I was saddened to hear that James Dines has died. I first heard of him in 1972, as I was beginning to trade in my own account. Due to some previous losses, I had given up on fundamental analysis; it was useless as a predictor of short-term moves (and maybe even long-term ones). In addition, I realized that the mainstream analysts of the brokerage firms were not putting out any useful information.
Stocks continued to fall this week, after the last failed "one-day wonder" rally on May 4th. Support was broken at 4100, which quickly saw $SPX trade down below 3900. There is some support at that level, but there is a more well-defined support level at 3700 (the lows of February and March, 2021). Needless to say, the chart of $SPX remains in a downtrend (blue lines in Figure 1).
Realized volatility is exploding as the market swings wildly from one direction to the other. Both last week (April 28th) and this week (May 4th) saw extremely large oversold rallies that rivaled some of the largest "up days" in history. Both were immediately followed the next day by selling of a major magnitude, that more than wiped out those rallies -- and were some of the largest "down days" in history.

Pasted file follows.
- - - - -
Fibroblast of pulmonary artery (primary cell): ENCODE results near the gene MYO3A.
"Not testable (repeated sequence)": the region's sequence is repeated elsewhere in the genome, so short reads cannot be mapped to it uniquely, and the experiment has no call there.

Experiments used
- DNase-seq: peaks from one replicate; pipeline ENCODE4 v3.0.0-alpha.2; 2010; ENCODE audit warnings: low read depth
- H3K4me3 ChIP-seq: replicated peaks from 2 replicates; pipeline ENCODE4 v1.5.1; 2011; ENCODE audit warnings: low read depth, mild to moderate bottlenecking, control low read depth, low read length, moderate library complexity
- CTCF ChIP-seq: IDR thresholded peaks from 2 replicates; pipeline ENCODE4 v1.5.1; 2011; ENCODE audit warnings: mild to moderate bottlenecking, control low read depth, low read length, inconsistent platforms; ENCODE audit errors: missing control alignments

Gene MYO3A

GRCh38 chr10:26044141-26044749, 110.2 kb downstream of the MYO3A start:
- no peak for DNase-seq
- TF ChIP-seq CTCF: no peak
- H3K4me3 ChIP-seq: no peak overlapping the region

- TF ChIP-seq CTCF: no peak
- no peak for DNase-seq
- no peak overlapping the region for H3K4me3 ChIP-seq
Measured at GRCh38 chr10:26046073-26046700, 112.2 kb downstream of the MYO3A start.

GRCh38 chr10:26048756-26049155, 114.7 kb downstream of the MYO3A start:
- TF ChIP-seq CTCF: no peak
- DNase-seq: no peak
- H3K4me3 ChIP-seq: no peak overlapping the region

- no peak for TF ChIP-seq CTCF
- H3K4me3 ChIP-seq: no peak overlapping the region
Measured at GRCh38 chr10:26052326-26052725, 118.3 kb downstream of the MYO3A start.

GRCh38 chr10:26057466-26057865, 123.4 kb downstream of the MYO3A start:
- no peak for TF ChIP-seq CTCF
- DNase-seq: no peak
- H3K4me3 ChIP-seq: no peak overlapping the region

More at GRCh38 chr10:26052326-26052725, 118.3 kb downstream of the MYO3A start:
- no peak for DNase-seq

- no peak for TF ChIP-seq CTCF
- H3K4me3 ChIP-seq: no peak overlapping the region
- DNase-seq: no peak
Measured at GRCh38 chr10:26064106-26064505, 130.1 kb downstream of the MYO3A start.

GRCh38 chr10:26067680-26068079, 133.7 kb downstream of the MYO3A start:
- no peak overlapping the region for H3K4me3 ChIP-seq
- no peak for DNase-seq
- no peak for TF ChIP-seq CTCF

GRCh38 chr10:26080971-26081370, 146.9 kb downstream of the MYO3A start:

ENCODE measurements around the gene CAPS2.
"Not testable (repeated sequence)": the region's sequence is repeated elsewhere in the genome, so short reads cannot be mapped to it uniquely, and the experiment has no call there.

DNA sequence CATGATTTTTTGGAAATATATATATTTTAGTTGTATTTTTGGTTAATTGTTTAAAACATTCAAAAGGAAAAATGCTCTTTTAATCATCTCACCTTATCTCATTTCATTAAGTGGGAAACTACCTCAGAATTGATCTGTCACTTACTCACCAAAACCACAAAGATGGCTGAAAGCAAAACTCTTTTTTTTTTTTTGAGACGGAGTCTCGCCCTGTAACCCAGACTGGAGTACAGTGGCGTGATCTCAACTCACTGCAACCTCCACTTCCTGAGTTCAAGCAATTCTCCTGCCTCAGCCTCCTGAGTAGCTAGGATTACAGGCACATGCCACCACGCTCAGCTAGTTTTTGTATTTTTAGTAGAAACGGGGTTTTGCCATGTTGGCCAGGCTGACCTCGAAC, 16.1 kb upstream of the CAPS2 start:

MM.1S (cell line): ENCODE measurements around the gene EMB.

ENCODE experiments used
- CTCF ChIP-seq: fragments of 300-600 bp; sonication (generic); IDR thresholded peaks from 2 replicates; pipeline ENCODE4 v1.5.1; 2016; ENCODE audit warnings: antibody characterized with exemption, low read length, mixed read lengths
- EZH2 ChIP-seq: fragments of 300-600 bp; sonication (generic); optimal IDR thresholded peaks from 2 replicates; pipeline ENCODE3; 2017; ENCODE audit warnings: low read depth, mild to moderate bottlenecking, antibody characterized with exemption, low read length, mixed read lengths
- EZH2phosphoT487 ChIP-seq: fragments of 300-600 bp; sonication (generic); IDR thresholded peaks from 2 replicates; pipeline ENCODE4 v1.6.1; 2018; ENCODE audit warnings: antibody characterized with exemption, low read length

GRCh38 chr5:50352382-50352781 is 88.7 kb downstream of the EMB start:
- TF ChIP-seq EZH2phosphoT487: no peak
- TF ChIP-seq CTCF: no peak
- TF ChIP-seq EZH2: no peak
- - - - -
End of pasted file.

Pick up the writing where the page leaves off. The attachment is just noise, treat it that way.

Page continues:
The $SPX chart remains in a downtrend. Note the blue trend lines on the chart in Figure 1. Within that downtrend, action has been getting more and more volatile, which is much more typical of a bear market than a bull market. This past week, $SPX once again tested the support in the 4100 4200 area, and so far it has held.
Stocks have had trouble making a sustained move of late. In Figure 1, the major trend of $SPX is down (blue lines). However, within those trend lines, $SPX has been tightly range-bound between 4380 and 4500 for the past week. In more "normal" times, a 120-point range for $SPX over a week would be a lot of movement, but not in today's market.